Lesson 19: A Johannine Church

The Western Church vs. The Eastern ChurchWe always hear we need authority in order to keep unity in the Church. Those making the claim usually mean they have the proper theology to which everyone else must conform. However, this kind of authority has done little to heal the divisions in the Body of Christ and, for the most part, has led to new ones.

John’s theology is not about this kind of authority. Rather than calling for “one and only” doctrine and law to which we have to conform or get out, it speaks of us as God’s friends who live with each other in love.

The Eastern Orthodox wing of the Christian Church is based on this kind of theology, and we might gain some guidance in examining how they do it. That is not to say we should all become Greek Orthodox. They have as many political hang-ups as we do. However, when the Eastern and Western Churches split in 1054, we lost some valuable balance. The Western Church operates in the context of Roman law that stresses “right” belief and conduct. The Eastern Church emphasizes Greek philosophy that offers the flexibility of learned conversation. In the fact, the split was primarily an objection to the Pope’s abuse of power in arbitrarily changing ancient doctrine, forcing priests to give up their wives, preventing the use of common language in the liturgy and Bible, inventing doctrines such as Purgatory, and other such issues that constantly have surfaced in Western Church history.

The Orthodox emphasize John’s Incarnational Theology. Their basic tenet is “The Divine becomes human, so the human can become divine”. Unity depends on the community worshiping together even though they do not agree on all doctrine and practice, because worship enables people to share the Holy Spirit.

Revelation involves an experience of the Living God, often called his energy, rather than the knowledge of His being, called his essence. Because that experience is too profound to define with abstract concepts, you do not find Western-style systematic theologians in the East. Rather than seeking final definitions, they are content to find insight in what seem to be contradictory statements. They assume we understand as much as we need if we confess, “God is One and at the same time Three.”

The purpose of creation is not then to know who God is, but to commune with him as Adam and Eve once did. We are able to do this, because Jesus gives us the means to live again in God’s image. When he tastes death as a human being; an exchange of divine and human qualities takes place, overcoming our separation.

To be truly human is to become holy people rather than believe correct doctrine. They do not harp on sin as much as we do, preferring to focus on the benefits of salvation. They talk about the imperfections of life and the sorrows of this world that Jesus’ death heals. “Participation” is the big word. God participates in our lives, so we can participate in his.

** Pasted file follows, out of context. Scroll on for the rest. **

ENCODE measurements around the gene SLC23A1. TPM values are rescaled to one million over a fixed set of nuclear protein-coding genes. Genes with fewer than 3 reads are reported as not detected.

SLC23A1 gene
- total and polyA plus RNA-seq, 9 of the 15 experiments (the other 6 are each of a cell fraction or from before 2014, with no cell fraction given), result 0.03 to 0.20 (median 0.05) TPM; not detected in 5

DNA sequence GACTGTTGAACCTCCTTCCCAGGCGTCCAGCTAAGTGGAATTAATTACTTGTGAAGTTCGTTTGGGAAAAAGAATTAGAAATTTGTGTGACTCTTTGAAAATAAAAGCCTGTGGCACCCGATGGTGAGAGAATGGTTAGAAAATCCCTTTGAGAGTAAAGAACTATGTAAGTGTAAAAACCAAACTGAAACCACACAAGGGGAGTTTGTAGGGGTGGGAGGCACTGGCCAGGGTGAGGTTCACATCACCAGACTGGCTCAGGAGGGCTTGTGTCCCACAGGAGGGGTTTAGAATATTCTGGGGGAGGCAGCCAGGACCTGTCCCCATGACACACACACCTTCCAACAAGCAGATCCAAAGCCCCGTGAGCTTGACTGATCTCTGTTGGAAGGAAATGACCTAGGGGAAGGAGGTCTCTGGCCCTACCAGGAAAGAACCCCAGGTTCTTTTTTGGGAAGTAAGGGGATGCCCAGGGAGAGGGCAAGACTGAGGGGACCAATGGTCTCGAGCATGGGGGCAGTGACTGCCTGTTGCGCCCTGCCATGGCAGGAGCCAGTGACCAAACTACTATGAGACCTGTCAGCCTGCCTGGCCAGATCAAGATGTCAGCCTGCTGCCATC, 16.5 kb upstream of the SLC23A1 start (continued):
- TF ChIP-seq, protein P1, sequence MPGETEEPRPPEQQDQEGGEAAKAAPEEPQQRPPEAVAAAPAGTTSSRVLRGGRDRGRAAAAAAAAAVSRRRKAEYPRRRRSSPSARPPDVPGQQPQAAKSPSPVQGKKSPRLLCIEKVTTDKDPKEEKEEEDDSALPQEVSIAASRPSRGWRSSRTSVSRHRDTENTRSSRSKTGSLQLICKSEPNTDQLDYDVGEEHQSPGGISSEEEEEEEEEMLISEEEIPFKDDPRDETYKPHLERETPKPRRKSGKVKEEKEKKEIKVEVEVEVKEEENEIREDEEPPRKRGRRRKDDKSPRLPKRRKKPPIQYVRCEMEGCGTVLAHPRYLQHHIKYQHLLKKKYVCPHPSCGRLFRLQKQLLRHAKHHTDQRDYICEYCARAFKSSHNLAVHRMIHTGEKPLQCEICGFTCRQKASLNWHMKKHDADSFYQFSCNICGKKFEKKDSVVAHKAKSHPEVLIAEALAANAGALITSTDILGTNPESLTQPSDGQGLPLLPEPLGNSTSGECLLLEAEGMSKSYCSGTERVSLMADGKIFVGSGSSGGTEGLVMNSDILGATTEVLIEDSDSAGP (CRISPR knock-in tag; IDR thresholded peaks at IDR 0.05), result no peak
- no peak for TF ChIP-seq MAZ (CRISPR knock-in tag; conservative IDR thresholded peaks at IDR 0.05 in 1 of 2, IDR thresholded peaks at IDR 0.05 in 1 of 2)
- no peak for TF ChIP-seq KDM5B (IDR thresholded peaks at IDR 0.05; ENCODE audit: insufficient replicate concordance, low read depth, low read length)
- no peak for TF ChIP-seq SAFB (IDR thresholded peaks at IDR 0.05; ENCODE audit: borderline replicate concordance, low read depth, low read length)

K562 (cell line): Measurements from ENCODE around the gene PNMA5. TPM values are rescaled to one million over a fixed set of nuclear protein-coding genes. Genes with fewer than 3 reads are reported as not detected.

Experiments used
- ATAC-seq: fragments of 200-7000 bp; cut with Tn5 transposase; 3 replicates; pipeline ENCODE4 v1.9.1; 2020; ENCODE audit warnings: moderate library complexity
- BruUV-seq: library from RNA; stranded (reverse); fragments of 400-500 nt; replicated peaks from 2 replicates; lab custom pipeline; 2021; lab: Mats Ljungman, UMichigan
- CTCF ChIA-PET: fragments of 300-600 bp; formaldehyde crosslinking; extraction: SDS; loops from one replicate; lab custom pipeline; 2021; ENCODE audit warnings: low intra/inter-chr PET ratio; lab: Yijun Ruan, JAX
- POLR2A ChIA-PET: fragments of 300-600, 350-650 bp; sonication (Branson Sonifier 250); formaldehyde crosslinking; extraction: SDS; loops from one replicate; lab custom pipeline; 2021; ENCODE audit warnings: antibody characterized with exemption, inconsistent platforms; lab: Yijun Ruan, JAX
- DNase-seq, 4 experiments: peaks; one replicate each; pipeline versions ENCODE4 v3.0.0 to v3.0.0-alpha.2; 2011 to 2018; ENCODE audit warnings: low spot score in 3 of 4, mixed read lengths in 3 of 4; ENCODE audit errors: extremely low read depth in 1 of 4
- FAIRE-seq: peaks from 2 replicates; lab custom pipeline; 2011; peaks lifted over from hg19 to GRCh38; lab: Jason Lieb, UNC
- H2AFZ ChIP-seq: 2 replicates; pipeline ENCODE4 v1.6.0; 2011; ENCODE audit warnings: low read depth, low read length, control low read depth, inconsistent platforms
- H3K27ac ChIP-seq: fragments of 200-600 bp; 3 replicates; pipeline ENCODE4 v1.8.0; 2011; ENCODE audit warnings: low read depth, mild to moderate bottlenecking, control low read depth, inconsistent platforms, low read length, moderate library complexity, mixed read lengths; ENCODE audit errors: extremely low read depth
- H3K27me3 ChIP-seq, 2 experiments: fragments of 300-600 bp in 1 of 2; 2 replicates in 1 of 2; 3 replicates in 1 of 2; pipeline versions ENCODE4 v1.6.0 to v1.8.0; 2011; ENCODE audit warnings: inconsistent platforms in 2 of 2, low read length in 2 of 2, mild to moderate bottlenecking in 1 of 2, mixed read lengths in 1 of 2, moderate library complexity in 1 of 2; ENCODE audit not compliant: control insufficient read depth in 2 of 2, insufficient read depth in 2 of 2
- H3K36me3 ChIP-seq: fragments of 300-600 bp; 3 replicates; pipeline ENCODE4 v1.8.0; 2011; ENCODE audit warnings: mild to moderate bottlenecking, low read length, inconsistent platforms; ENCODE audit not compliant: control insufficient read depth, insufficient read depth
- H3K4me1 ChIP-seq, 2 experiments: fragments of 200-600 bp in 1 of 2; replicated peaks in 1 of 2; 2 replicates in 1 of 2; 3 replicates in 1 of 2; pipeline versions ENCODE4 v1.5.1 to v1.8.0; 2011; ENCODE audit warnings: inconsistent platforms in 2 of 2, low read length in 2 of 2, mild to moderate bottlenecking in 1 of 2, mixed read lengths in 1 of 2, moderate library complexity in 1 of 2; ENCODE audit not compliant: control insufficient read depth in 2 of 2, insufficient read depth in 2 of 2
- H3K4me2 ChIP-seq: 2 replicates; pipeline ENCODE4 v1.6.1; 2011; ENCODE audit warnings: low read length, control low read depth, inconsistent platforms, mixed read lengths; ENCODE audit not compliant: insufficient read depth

We become holy people by living in a holy community. Sacraments are mysteries through which God participates in our lives. Baptism is not so much forgiveness of sin as the promise that we can live the Resurrection Life now. The Eucharist is sharing a meal with God that is truly a foretaste of the feast to come. Praying for each other is the basic form of love, because it makes other people’s sorrows our own, a caring that naturally leads to helpful action.

Theoretically, the Eastern Church balances the radical individualism that is damaging Western society and churches with a realistic appreciation of community. We find genuine liberty by working toward a common historical or social goal. John’s Way is too often absent in the Western Church that emphasizes individuals coming to Church for their personal satisfaction and, of course, leaving if they are not gratified. There is no loyalty to any kind of community, whether societal, church, or family.

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  1. Jill Ferguson says:

    I read that the Johnnines had given up and joined the Christian Church, mostly because they didn’t have the organization to stick together. So they became Eastern Orthodox? I find the Book of John fascinating and even want to learn Greek, so I can read more about it. Hard to learn as an old woman, but I’m trying to understand some of the concepts.

    • Fritz Foltz says:

      Jill, There are a number of theories about the kind of community to which John was writing. However, I think most scholars have come to simply accept it as the one that utilizes Greek concepts to understand Jesus’ person and teachings. They usually regard it as the last one of the four to be written. It was the gospel that the early churches that started in the eastern part of the Roman Empire preferred. Many of them were wiped out by the Muslim expansion. Those that survived broke off from the Roman Catholics in 1054 and are now recognized as the Eastern Orthodox. Good luck on your Bible study. I think John is worth examining in our time.

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